OSVALDO COLUCCINO – Dimensioni

Die Schachtel

Credits

A burdensome existence; an uncomfortable quiescence; the unfathomable complexity of correspondences that cannot be delineated by words. All of this, and much more, can be depicted through sequences of sonic appearances by someone living at the deepest levels of sentience.

Osvaldo Coluccino’s work at the margin of one’s psychological response to a given acoustic environment has been carried on over a decade. Dimensioni is the brilliant outcome, a collection of nine tracks exploring aural spaces and inner adjustments with soberness and acumen. This disc needs your full mental and physical self; it is not something that can be left in the background while performing mundane acts. Sticking labels, or lamenting the absence of striking effects, would inevitably unveil inadequate analysis.

The superimposition of diverse realities appears to be a cardinal issue in the Italian composer’s research. Still, the bulk of this record is made of “scenes”; some of them longer than others, a few of them only brief glimpses across the various stages of interior connection. The sources, largely unidentified, propose different paths towards a profound discernment; quite unusual, in the age of slapdash esoteric cheapness. In that sense, nothing in any track has really more importance than the rest of its components. As an example, “Differenza” exploits and alters the characteristics of a piano; yet, the piece’s success does not lie in the particularity of the instrument’s treatment. It’s the reconditeness of the implication; the attempt to focus on a systematically mutating wholeness, in turn conveying untold emotions – fears, perhaps – desperately attempting to manifest themselves. But – again – not by stupid philosophical declamations.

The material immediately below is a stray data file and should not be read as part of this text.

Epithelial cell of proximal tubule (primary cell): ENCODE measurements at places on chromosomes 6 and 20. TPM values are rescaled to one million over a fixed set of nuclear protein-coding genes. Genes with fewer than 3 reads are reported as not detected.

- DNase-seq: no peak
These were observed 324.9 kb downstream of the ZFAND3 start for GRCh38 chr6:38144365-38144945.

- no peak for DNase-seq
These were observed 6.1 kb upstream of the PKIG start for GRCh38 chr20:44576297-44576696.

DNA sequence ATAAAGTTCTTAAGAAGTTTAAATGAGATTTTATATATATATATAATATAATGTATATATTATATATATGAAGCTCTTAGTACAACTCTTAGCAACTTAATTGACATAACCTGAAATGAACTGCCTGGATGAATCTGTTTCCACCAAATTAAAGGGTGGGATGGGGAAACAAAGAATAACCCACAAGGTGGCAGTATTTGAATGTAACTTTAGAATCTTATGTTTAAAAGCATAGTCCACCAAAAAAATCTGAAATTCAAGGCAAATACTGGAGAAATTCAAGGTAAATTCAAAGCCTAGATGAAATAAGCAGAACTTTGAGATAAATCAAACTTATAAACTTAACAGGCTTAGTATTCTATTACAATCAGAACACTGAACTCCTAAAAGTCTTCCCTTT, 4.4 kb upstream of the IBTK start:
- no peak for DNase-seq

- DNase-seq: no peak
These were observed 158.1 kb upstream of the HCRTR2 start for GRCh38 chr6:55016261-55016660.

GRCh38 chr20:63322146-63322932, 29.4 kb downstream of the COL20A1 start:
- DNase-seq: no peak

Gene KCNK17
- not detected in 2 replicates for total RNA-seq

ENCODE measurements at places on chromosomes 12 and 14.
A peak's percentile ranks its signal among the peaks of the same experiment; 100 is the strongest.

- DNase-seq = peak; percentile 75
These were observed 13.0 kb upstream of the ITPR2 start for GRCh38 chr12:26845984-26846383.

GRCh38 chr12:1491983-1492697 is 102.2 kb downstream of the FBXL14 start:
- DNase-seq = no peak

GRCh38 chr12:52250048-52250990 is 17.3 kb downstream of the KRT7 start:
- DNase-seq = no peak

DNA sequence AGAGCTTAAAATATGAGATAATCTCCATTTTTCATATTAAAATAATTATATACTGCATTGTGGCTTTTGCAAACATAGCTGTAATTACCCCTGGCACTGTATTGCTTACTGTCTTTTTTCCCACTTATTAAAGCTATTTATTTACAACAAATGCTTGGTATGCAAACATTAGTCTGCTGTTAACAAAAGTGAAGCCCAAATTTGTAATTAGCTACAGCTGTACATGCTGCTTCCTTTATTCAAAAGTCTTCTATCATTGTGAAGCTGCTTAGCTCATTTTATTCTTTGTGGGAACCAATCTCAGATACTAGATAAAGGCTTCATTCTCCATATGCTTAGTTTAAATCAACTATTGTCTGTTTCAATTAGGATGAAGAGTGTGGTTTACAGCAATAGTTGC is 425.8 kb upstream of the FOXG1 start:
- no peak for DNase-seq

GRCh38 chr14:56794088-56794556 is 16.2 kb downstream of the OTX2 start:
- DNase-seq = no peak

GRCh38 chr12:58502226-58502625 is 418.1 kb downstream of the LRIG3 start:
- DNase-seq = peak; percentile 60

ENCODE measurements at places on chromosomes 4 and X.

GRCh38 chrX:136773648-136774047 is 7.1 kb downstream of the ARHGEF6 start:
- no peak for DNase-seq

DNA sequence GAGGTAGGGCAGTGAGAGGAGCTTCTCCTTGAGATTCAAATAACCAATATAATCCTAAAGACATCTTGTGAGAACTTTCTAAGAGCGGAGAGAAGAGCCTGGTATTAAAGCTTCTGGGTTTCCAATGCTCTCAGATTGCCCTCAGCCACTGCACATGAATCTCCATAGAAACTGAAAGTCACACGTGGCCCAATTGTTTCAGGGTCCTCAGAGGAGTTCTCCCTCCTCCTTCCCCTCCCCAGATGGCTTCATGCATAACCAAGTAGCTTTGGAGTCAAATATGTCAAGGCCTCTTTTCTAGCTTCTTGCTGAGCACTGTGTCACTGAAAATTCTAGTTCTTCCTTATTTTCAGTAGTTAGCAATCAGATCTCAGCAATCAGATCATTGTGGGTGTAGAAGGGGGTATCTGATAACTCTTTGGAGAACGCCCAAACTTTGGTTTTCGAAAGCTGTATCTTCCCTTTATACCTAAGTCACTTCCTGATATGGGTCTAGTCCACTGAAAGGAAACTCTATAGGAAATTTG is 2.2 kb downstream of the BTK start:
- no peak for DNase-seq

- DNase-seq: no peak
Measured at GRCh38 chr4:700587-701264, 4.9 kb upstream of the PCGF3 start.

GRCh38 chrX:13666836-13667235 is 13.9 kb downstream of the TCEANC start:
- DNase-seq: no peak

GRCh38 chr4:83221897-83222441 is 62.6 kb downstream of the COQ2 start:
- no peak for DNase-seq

Frequently possessing a “blurred-at-the-edges” quality, Coluccino’s creations eschew the kind of acousmatic hodgepodge that smiles and winks at green audiences. They are defined by technical rigor and – in general – scarce lighting, although on occasion (“Chimica REM”, “After”) there is room for abrupt dynamic kicks and knifelike frequencies. This writer’s favorite is the concise “Altro”: two minutes and five seconds synthesizing the whole content of a mind that is not asking anymore, the merging process with the healthily dissonant features of the Stream almost completed.

“In the end, it’s just music”, writes Coluccino to close his notes, and he is absolutely right. But not everybody’s music. Rather, an egoless gem that should be diffused in any possible way.

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